Norway cut a proper deal with oil corporations. Canadians got screwed.
Turning the Kroner: Not only did oil make Norwegians wealthy, it paid for a first-class social safety net Canadians lack.
Feeling poor? A recent news item showed that Norway's massive pot of petroleum money, now totaling CA$909.364 billion, has made every citizen a millionaire in Norwegian kroner. That works out to about $178,000 for every man, woman and child in the country. By contrast, every Canadian lumbers under an individual debt of $17,000 as Ottawa is in hock to the tune of $600 billion.
Not only is Norway ahead of Canada by $1.5 trillion, it has fully funded social programs that Canadians can only dream of.* Norwegians enjoy universal day care, free university tuition, per capita spending on health care 30 per cent higher than Canada and 25 days of paid vacation every year. By owning 70 per cent of their own oil production and taxing oil revenues at close to 80 per cent, Norway is now saving about $1 billion per week.
The so-called "Calgary School" of economic thought would say this stunning socialist success story is impossible in the same way that scientists used to believe that bumblebees cannot fly. Out in the real world, Canada is being trounced on the field of comparative fiscal management.
Last year, the Fort McMurray School District voted on a proposal to shorten the school week to four days. Why? Because the communities that include some of the largest petroleum reserves on the planet couldn't afford school bus drivers five days a week. The motion was voted down not because this situation is insanely stupid, but because trustees worried that tar sands workers couldn't access daycare during a shortened school week.
Misguided true believers
Alberta has run consecutive budget deficits since 2008 and since then has burned through $15 billion of its sustainability fund. In spite of Alberta's vast petroleum wealth, the province has not contributed a penny to the now moribund Alberta Heritage Fund since 1987. The belief that all tax is bad has led Canada's three western provinces to the bizarre position where they proudly collect less resource revenues on behalf of their citizens than any other jurisdiction in North America.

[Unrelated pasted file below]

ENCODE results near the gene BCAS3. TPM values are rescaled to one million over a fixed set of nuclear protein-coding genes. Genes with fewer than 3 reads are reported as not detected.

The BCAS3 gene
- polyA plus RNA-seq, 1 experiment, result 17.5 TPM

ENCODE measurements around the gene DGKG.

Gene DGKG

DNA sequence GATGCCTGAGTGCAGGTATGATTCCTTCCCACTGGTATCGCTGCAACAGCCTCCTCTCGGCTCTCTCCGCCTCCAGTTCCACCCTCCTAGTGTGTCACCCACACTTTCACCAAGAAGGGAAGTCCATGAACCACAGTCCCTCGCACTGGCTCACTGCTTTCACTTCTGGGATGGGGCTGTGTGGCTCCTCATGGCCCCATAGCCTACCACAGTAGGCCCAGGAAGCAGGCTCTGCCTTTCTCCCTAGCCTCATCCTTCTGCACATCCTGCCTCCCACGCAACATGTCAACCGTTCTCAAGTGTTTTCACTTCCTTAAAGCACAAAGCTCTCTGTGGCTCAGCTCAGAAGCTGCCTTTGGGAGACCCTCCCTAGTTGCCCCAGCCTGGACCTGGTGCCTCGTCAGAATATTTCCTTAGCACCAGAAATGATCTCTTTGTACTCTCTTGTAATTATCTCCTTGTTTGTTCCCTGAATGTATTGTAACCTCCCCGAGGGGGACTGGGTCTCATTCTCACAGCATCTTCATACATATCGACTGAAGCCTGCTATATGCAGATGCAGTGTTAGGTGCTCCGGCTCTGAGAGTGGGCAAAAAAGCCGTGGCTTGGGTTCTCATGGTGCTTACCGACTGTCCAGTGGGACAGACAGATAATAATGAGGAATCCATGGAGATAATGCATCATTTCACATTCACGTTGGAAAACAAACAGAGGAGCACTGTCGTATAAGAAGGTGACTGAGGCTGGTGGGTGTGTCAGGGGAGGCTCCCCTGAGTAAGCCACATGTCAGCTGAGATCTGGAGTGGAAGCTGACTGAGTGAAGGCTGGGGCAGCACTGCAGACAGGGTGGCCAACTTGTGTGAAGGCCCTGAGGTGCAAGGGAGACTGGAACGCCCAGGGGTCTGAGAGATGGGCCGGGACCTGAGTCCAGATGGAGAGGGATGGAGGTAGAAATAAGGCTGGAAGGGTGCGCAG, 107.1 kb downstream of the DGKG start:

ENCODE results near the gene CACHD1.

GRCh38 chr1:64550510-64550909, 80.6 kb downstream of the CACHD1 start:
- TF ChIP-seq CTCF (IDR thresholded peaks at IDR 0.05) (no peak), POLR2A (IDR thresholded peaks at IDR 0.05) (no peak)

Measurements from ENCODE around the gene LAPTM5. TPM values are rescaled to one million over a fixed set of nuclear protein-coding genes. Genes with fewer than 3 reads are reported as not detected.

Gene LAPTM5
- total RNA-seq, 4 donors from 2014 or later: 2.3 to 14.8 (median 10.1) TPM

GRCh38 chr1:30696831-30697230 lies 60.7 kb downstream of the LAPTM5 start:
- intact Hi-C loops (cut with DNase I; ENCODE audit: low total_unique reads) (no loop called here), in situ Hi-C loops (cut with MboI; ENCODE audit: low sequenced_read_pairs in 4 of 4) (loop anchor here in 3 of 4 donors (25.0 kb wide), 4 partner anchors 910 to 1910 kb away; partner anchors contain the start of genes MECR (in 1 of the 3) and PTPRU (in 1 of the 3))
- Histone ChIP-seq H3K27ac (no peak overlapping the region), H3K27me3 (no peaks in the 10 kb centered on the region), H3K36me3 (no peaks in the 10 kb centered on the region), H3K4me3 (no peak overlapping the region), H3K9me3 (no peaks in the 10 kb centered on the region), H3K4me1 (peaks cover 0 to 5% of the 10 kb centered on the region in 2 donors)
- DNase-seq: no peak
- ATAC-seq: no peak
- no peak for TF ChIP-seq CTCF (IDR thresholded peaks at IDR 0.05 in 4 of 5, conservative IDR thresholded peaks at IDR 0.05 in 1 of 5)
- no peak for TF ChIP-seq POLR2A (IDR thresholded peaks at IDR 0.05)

In spite of this remarkable fiscal failure, Alberta true believers are having another round of ideological Kool-Aid. The Canadian Taxpayers Federation has just launched a provincial debt clock while at the same time campaigning against tax increases. They calculate Alberta's debt at more than $7 billion and increasing by $11 million every day. In socialist Norway, national wealth is heading in the opposite direction at more than 10 times that rate, with savings of $142 million per day.
The anti-tax worldview has migrated from Calgary to Ottawa, where it is being imposed on the rest of the country. In 2009, Prime Minister Harper stated flatly, "I don't believe any taxes are good taxes." Not merely a remarkably ignorant statement from someone who holds a Masters degree in economics, this position indicates Canada's elected leader is opposed to the very project of government -- not unlike hiring a hijacker as an airline pilot.
True to his ideology, Harper's collective cuts to the GST, corporate taxes and personal income taxes now total about $45 billion per year in forgone government revenue. Canada is eliminating up to 30,000 public sector jobs in a supposed effort to balance the budget and currently collects less public revenue as a proportion of GDP than even the U.S.
This austerity program seems to extend to virtually every government program except those promoting resource extraction and hectoring environmental groups. Ottawa is spending $22 million to hire a high-priced ad firm to promote the Alberta oil sands. Last year, the Harper government somehow found an extra $8 million in a belt-tightening budget to have the Canada Revenue Agency investigate non-profits for inappropriate political lobbying (they found nothing). Meanwhile, Canadians are told we can no longer afford mail delivery.
I had the privilege of travelling to Norway in 2012 to research a series for The Tyee on the country's remarkable petroleum success story. Many of the experts I interviewed expressed surprise and sadness that Canada had not done more with our vast resource wealth. One veteran oil engineer said, "We had oil, but you have oil and everything else."
Our national niceness seems to have infused our dealings with resource interests, whereas Norway's Viking chutzpah allowed them to negotiate much tougher terms with the world's most powerful industrial sector.
This prophetic cultural divide has left our remarkably lucky country -- blessed with everything from potash to diamonds -- slashing services and public sector jobs in an effort balance the books. Meanwhile in Norway, every citizen just became a millionaire.
*Correction: Jan. 17 at 12 p.m. Figure changed from $1.4 trillion to $1.5 trillion.